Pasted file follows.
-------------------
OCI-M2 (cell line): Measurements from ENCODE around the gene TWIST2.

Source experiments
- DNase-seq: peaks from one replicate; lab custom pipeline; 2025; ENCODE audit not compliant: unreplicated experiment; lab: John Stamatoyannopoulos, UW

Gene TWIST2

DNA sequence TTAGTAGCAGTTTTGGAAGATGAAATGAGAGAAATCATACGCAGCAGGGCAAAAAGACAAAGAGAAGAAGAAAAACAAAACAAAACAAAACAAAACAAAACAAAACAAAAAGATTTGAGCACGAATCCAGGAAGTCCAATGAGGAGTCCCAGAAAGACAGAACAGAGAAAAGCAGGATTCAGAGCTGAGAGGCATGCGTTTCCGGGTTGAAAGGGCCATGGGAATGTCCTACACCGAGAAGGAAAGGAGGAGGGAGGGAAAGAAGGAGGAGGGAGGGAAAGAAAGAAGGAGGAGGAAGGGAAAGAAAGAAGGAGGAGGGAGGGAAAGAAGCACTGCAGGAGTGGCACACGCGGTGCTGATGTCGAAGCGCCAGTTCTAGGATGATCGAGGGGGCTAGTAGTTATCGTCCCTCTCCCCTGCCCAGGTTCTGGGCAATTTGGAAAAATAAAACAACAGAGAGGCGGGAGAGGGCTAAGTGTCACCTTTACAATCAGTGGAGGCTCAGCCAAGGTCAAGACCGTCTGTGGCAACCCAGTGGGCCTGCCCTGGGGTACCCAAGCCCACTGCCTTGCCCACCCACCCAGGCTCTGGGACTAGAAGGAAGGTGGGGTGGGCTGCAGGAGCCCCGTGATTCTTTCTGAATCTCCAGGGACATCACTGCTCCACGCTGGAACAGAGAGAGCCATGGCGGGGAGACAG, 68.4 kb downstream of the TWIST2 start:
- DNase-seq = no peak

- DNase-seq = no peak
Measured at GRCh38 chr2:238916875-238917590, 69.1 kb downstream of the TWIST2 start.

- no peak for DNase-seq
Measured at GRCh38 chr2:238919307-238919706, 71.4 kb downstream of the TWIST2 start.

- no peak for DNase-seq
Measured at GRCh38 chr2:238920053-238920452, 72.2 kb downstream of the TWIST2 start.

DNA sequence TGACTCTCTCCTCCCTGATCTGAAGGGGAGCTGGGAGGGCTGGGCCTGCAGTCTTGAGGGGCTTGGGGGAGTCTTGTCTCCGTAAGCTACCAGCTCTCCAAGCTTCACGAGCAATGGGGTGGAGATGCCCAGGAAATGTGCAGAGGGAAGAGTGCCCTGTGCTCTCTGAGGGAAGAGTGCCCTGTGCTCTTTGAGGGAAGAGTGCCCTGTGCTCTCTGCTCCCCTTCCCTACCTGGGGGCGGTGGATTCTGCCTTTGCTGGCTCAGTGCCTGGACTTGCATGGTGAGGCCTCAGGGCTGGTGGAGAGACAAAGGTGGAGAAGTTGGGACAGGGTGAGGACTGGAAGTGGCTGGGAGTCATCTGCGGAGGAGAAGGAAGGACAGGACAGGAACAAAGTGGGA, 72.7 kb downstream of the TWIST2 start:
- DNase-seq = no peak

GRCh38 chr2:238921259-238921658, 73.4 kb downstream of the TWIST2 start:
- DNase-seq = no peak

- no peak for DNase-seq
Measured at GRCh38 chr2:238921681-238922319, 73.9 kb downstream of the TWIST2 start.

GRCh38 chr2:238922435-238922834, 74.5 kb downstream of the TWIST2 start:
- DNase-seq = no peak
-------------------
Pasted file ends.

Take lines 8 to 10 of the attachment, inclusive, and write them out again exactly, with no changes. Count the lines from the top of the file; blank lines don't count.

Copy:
Measured at GRCh38 chr2:238916875-238917590, 69.1 kb downstream of the TWIST2 start.

- no peak for DNase-seq
Measured at GRCh38 chr2:238919307-238919706, 71.4 kb downstream of the TWIST2 start.